For the past year the game-o-internet has been running wild with rumors of a Sony VR system. So far no conclusive proof has been forthcoming. We'll just have to wait and see about the latest whispers of a GDC unveil.
But one thing is certain: Sony will have to make a VR system no matter what.
Their only options are whether to make a good VR system or a bad one, and whether to release it in time or too late.
You may think of console VR as a neat side project or even a distraction from the 'real' console business. But it's a much bigger deal than that.
In fact, I would go so far as to say that the question of the Sony VR system is currently the most vital question facing not just Sony, but the nascent VR industry, the whole console game industry, and gaming as a whole.
Let me explain.
It's clear by now that PlayStation will be the main leg of 'core' console gaming in this generation. PS4 is beating Xbox One hands down in practically every measure and it's hard to see how Microsoft can ever come back - it's fundamentally a lot worse than the PS3 situation. It's quite possible that the Xbox will simply stall out and the whole division will be ingloriously canned. In any case they will lose to PS4 by at least 2:1 or 3:1. In other words, the console game industry depends on Sony.
But Sony's not doing that great either. Just look at their finances. They're on the verge of collapse if they don't get a killer product soon.
PS4 itself is decent but not good enough to save the company. It's the only competent 8th gen console, but that doesn't count for much with the terrible pressures on the traditional console market. PS4-
-has the least added value beyond games of any PS so far - no new "CD", "DVD" or even "Blu-Ray", and you can get Netflix anywhere.
-has the least obvious graphical improvement of any new generation.
-is launching into a market disrupted by mobile and PC, both of which are poised for a direct attack on the TV space...
-...in a global recession.
In short, PS4, like every other high end console, is facing the disruption of the long tail. It will hit 10 million easily, and even 20 million, but the 50-60 million after that will be much, much harder than before. What we've seen with traditional consoles this generation is that sales are good at first, but fall off a cliff as soon as the hardcore fans are satisfied. Since PS4 is actually a well made console, this will happen slower than with the others, but I'm willing to bet that it will happen. Anyone who claims otherwise is welcome to explain why the points I listed above will not slash tens of millions from the PlayStation market.
No, under these conditions, people talking about the return of PS2 or whatever are kidding themselves. Even with re-cannibalization of the Xbox userbase, the thing will be lucky to ever hit PS3 numbers... unless it expands the market like Wii did. Unless it gets a new killer USP to offset the dramatic losses in USP from disruption.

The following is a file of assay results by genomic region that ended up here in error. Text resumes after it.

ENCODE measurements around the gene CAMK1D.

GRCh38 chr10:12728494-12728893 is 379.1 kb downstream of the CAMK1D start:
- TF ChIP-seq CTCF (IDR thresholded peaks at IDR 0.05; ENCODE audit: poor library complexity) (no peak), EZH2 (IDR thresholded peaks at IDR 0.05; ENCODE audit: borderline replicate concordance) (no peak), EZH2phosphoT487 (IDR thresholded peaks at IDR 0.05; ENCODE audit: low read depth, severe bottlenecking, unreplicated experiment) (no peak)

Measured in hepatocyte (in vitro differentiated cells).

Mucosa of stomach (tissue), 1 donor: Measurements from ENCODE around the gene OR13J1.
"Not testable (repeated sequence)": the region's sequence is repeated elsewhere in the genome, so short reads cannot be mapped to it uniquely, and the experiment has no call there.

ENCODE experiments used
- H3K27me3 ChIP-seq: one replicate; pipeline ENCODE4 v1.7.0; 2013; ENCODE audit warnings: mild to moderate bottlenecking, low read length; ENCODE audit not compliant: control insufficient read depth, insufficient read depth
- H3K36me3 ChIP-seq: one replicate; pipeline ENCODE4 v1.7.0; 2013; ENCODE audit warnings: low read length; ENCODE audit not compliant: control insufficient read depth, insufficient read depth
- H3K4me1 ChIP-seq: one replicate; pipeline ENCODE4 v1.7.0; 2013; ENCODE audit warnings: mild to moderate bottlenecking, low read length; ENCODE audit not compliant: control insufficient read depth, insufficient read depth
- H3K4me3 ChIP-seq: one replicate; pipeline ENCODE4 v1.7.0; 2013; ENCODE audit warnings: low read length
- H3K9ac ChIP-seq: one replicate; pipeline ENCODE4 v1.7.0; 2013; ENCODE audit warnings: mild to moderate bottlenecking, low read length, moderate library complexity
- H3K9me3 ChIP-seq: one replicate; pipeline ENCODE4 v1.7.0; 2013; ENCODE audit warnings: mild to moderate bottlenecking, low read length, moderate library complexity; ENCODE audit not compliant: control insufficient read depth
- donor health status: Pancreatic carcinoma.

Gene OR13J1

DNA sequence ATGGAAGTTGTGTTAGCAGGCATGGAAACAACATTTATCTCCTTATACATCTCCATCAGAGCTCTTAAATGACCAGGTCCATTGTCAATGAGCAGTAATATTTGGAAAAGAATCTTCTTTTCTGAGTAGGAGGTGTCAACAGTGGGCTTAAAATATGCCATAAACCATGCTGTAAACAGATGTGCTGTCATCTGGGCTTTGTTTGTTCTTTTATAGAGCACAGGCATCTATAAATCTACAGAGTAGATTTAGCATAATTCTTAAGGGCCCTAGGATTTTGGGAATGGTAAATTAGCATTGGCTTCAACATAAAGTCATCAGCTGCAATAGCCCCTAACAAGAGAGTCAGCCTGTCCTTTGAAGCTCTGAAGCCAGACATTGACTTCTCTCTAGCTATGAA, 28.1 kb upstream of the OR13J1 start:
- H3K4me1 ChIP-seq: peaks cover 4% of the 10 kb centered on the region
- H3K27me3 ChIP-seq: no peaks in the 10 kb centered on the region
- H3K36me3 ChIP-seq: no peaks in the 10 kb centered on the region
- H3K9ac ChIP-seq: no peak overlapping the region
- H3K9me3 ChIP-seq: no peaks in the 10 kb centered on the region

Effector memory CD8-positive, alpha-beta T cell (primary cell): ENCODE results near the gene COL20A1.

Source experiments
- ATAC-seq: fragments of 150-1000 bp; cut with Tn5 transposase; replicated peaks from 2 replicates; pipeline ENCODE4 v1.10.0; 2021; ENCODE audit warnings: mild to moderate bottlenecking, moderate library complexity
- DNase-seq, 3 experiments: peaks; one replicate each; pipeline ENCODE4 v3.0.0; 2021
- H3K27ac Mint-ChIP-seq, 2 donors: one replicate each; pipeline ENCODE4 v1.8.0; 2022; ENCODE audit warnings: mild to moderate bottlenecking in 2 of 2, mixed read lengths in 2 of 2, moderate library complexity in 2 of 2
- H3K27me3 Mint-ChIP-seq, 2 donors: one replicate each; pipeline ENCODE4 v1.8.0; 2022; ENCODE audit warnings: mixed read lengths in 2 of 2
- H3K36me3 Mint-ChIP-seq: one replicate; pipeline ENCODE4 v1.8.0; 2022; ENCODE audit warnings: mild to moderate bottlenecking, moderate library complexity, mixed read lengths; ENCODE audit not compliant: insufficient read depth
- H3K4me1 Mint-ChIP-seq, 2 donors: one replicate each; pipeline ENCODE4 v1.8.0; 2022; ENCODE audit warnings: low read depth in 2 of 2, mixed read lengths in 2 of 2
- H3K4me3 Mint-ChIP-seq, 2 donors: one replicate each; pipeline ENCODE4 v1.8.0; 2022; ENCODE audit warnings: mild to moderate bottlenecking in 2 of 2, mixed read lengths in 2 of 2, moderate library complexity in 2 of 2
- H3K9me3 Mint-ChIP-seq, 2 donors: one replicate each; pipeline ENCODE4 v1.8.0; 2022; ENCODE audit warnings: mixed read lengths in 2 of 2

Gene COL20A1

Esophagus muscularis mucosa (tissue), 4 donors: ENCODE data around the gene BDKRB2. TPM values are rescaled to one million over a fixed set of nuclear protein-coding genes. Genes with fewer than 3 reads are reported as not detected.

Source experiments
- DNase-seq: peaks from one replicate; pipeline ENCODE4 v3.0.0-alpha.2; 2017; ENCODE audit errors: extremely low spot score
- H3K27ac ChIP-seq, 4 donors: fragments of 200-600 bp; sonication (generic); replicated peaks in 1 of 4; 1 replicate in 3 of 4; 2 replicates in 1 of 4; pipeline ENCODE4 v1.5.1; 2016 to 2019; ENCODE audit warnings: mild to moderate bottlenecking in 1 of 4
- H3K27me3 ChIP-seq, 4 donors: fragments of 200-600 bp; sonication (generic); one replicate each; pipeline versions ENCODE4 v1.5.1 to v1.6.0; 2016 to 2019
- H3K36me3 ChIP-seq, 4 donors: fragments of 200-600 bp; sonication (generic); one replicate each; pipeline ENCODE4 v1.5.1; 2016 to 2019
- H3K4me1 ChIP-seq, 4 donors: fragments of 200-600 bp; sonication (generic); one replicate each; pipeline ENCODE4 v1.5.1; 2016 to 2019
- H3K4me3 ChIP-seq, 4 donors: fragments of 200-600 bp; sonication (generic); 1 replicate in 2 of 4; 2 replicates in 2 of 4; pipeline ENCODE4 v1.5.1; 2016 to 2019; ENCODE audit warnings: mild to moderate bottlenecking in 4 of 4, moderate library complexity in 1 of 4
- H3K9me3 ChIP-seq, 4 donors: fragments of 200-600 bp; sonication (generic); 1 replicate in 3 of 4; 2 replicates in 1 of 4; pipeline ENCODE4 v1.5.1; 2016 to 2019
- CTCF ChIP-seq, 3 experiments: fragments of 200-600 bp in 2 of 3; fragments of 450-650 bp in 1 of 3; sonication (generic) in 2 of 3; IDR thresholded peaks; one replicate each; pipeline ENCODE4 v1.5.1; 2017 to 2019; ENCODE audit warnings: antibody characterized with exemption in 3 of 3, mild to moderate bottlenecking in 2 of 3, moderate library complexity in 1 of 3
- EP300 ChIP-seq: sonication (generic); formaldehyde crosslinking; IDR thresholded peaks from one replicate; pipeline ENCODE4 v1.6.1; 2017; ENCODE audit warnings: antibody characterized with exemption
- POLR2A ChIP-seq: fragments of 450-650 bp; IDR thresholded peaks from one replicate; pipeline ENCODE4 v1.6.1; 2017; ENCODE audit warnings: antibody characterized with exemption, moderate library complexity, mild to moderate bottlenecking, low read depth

And VR is such an unbelievably perfect fit for that.
The killer innovation that PlayStation needs, that Sony needs, is VR. There's nothing else in sight.
And consoles are now the optimal VR platform. Mobile VR is still too weak and PC VR is, in my opinion, too janky to ever be mainstream. If Sony plays their cards right they can become the go-to VR device and PS4 could actually approach PS2 numbers.
Sony has the graphical power, the developer support (AKA indie support) and the dynamic leadership to make console VR a mass market reality and get Wii-level profits, innovator's glory and stabilize their company. They have an open goal.
But they still need to hit that goal.
Frankly, what I'm most afraid of is that Sony will miss the open goal from not paying attention, and then they'll half-ass some me-too piece of crap that will only poison the well for everyone else. And then they'll go bankrupt.
So here's what I think Sony needs to get VR right.
1. The optimal headset
A 1080p OLED headset priced around $300, that works with PS4, PC, and eventually mobile. Yes, mobile: People will probably want to plug headsets into their phones on planes, the Tokyo train and so on. Yes, PC: This gives Sony a competitive advantage over Oculus. Rift works with PC and mobile, SonyVR works with PC, PS4 and mobile. In other words it's not just a PS4 peripheral but a separate yet highly synergistic product.
2. The optimal interface
When you put someone inside a Rift they typically say three things.
1. «Holy shit!»
3. «So where are my arms?»
For VR, you don't need control over your legs, but you definitely want control of your arms. Arm control offers such tremendous added value that not embracing it as the platform holder is a really bad creative and business idea.